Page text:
Dr. Bennett Lorber on how doctors can develop better observational skills

Dr. Bennett Lorber on how doctors can develop better observational skills

"All of us, no matter what we do, need things in our lives that are regenerative and restorative. You need to get your batteries recharged."

"All of us, no matter what we do, need things in our lives that are regenerative and restorative. You need to get your batteries recharged."

If you imagine Dr. Bennett Lorber walking the halls of Temple University Hospital in a white coat, you're not seeing the whole picture. Though he's one of the foremost authorities in the world on the listeriosis bacterial infection and he's spent 40 years as a professor and specialist in Infectious Diseases, medicine is just one aspect of his life.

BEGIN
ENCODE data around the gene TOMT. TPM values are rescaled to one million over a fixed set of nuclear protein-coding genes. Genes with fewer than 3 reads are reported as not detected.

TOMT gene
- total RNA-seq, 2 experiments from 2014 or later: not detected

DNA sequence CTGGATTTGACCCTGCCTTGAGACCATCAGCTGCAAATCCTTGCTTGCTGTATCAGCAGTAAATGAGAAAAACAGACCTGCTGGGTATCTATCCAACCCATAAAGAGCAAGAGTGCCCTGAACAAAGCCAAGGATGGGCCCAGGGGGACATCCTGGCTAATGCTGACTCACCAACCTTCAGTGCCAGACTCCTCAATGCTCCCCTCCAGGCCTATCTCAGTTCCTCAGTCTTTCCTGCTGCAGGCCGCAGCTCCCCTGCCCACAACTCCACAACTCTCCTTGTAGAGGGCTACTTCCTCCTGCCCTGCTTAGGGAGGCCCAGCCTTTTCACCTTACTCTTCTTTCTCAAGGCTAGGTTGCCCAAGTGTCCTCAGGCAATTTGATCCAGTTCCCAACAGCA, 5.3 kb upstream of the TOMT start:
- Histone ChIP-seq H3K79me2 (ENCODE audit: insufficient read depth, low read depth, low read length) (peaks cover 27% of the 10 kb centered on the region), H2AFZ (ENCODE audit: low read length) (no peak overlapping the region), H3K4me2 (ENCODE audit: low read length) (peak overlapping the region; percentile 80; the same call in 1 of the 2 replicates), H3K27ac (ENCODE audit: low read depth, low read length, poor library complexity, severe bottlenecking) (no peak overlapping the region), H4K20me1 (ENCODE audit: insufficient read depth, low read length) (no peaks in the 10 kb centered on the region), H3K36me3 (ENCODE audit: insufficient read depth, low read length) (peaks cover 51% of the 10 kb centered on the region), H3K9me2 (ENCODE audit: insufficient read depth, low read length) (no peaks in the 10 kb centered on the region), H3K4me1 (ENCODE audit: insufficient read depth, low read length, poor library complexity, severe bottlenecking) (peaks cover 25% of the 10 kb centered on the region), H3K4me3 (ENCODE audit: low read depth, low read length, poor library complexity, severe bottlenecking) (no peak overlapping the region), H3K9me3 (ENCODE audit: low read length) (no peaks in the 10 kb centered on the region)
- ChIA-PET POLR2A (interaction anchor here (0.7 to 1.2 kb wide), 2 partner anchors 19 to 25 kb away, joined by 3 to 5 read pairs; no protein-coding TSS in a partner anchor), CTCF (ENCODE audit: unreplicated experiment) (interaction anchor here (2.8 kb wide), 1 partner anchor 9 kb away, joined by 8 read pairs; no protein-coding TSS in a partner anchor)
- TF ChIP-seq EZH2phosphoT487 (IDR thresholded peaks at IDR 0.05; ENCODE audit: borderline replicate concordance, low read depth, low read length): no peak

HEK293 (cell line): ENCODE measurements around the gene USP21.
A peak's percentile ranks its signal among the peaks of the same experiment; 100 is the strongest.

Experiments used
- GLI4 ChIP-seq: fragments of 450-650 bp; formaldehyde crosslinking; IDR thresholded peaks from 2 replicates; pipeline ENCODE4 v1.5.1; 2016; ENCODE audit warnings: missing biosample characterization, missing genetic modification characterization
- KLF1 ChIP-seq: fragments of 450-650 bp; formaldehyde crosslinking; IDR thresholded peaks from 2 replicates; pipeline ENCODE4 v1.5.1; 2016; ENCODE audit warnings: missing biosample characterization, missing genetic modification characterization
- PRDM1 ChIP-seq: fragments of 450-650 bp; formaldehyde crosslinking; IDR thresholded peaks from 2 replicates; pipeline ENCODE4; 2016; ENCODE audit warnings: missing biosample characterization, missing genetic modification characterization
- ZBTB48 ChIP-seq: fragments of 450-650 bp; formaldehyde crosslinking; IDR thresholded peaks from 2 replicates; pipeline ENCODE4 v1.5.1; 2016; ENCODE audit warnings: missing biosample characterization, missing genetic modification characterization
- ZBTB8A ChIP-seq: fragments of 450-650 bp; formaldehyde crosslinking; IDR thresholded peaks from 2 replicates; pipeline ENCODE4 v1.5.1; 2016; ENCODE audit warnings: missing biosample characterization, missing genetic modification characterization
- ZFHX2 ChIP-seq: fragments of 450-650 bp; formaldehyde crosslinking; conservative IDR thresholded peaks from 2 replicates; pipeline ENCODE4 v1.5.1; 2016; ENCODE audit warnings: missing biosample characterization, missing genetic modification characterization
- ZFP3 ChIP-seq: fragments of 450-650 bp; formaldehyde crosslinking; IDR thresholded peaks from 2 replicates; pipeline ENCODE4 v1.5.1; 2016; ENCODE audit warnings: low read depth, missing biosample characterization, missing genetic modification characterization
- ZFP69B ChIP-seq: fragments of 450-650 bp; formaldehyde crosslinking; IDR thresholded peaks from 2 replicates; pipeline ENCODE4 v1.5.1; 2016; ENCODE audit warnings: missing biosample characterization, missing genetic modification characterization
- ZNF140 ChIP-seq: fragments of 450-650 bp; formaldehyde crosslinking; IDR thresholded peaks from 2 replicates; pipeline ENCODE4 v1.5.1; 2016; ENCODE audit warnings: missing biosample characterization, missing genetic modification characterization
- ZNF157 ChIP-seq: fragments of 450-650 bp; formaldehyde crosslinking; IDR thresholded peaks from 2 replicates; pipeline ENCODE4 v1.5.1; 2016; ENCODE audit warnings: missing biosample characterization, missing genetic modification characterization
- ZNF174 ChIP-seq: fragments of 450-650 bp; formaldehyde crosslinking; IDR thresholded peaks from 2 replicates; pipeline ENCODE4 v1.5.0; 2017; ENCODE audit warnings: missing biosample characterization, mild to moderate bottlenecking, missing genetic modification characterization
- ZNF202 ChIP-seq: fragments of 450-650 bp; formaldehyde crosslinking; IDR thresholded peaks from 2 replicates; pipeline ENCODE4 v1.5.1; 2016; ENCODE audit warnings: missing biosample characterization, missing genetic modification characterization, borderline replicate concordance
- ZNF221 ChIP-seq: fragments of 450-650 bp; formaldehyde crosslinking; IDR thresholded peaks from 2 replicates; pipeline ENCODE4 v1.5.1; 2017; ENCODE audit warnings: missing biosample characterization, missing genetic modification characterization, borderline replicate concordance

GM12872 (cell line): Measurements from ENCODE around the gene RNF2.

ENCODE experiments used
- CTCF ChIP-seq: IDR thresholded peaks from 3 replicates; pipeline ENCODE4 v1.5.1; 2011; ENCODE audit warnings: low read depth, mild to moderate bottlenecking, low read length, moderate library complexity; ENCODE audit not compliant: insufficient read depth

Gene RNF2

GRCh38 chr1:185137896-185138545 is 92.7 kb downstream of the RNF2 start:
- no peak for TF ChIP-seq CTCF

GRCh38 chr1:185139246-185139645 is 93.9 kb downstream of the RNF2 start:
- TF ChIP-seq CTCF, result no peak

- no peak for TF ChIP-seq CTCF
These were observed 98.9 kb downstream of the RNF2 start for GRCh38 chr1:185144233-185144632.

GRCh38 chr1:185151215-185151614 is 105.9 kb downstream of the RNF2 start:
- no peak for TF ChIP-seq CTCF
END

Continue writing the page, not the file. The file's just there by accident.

When he's not seeing patients or teaching tomorrow's doctors, Dr. Lorber paints (professionally), plays the guitar, reads poetry, and enjoys time with family and friends. This balance between the scientific and the artistic is one of the keys to his success and longevity in a tough field of work.

Dr. Lorber met with Andy to discuss the expectations placed on today's med students, the role of observation in medicine, and the infectious disease that worries him the most (hint: it's not ebola). 


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